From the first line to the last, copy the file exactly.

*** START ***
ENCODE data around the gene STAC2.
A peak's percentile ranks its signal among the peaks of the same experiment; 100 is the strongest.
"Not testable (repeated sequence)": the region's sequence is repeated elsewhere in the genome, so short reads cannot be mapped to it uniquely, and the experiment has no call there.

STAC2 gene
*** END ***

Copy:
ENCODE data around the gene STAC2.
A peak's percentile ranks its signal among the peaks of the same experiment; 100 is the strongest.
"Not testable (repeated sequence)": the region's sequence is repeated elsewhere in the genome, so short reads cannot be mapped to it uniquely, and the experiment has no call there.

STAC2 gene